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Magnesium-Fueled Fire in Maywood Causes Explosions, Evacuations, Odors

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A magnesium-fueled fire that burned through a metal recycling facility and commercial buildings in Maywood caused several explosions, prompted evacuations and a smoke advisory and left thousands without power Tuesday.

A magnesium fueled fire that burned through two commercial buildings in Maywood caused several explosions and left thousands without power Tuesday morning. (Credit: KTLA)

A magnesium fueled fire that burned through two commercial buildings in Maywood caused several explosions and left thousands without power Tuesday morning. (Credit: KTLA)

Powerful odors from the fire were reported in many parts of Los Angeles County, including as far away as the San Fernando Valley.

The fire began in the 3500 block of Fruitland Avenue about 2:30 a.m., according to the Los Angeles County Fire Department.

A commercial building and a storage yard at a metal recycling business were burning in a "well-established" fire on the border of Maywood and Vernon, fire Deputy Chief John B. Tripp said. The flames were burning the metals and spread quickly to a second commercial building and another storage yard, he said.

Water that was sprayed on the flames came into contact with burning magnesium, creating a violent explosion, Tripp said. Firefighters then stopped applying water to that area.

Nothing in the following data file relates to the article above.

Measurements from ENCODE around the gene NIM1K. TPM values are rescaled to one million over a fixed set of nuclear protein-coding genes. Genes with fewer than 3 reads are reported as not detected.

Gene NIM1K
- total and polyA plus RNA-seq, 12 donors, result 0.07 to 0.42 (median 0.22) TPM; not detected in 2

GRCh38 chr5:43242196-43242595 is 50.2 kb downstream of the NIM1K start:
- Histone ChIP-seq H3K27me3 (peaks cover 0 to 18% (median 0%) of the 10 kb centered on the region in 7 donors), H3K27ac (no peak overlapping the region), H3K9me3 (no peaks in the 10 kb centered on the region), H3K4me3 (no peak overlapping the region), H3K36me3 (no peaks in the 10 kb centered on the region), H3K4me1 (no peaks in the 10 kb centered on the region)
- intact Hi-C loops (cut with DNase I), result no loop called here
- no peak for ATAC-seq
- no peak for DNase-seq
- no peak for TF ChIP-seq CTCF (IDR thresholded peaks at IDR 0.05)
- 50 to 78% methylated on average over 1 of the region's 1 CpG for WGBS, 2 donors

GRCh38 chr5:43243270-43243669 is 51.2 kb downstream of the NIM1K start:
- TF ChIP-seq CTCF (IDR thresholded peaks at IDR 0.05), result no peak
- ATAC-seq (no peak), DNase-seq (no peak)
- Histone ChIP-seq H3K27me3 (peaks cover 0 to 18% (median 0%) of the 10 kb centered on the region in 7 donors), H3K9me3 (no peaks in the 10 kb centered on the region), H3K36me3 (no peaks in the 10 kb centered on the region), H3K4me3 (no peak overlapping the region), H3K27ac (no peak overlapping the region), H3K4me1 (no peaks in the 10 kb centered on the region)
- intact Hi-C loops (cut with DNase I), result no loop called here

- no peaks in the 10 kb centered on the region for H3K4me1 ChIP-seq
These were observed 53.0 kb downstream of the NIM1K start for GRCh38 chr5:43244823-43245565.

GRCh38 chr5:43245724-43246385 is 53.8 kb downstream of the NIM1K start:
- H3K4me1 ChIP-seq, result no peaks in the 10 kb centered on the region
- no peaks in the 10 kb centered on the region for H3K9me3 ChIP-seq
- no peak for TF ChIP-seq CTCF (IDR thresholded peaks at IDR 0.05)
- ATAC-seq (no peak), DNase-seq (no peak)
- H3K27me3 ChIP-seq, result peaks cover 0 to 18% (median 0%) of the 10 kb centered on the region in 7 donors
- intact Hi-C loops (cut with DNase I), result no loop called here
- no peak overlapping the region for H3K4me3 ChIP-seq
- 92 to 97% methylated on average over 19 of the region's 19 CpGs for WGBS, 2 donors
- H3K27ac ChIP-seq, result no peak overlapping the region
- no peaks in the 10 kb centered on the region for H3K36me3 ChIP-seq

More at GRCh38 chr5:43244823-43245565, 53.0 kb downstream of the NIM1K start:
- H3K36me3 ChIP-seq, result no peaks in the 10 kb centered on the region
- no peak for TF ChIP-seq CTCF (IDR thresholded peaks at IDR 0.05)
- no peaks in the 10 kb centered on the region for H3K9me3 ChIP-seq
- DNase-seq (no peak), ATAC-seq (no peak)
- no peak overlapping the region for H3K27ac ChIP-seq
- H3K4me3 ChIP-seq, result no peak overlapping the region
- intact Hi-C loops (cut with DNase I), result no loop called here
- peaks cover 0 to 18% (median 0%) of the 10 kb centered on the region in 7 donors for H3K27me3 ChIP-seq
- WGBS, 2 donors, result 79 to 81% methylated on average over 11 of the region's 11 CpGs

Video showed multiple fiery explosions coming from the burning buildings.

"The problem with magnesium is when water goes on it, it violently reacts," fire Inspector Randall Wright said.

A dark plume of smoke is seen emanating from a commercial fire in Maywood on June 14, 2016. (Credit: KTLA)

A dark plume of smoke is seen emanating from a commercial fire in Maywood on June 14, 2016. (Credit: KTLA)

The strategy was to let the metals burn and try to contain the fire to its current location, Tripp said.

About 200 people were evacuated from homes in the area, and several roads were closed, according to the county Sheriff's Department. The Maywood YMCA was provided shelter for affected residents.

Residents will not be allowed to return to their homes till Wednesday morning, sheriff's Cmdr. Eddie Rivero said.

Fire officials were assessing the chemicals and smoke emanating from the fire, Tripp said. The smoke was typical of that emanating from a building fire, he said.

Only the "exclusion zone," where firefighters were wearing masks, constitutes a hazardous condition.

L.A. County fire Deputy Chief John B. Tripp speaks at a news conference in Maywood on June 14, 2016. (Credit: KTLA)

L.A. County fire Deputy Chief John B. Tripp speaks at a news conference in Maywood on June 14, 2016. (Credit: KTLA)

"There is no hazard to the public," Tripp said.

About 3 p.m., Tripp said firefighters planned to ensure all the smoldering fire was out and then confirm there were no more smoke and gases that could create a hazard to the public.

The firefight could continue through the night, and then authorities will need to determine how to handle the metals, he said.

South Coast Air Quality Management District officials issued a smoke advisory for central, south-central, and southeast Los Angeles County, saying air quality was likely to be unhealthy in those areas.

Odors from the fire were expected to be strongest around Maywood but were being reported elsewhere, including the San Fernando Valley, AQMD said.

More than 3,000 residents in the area were left without power when the fire erupted, according to the Southern California Edison website.

Power was restored to all but 153 of those customers by 5 a.m., according to Edison. The Fire Department was working with Edison and the city of Vernon on getting power back on in future, a fire official said.

A sheriff's deputy and Maywood city employee suffered smoke inhalation, Tripp said.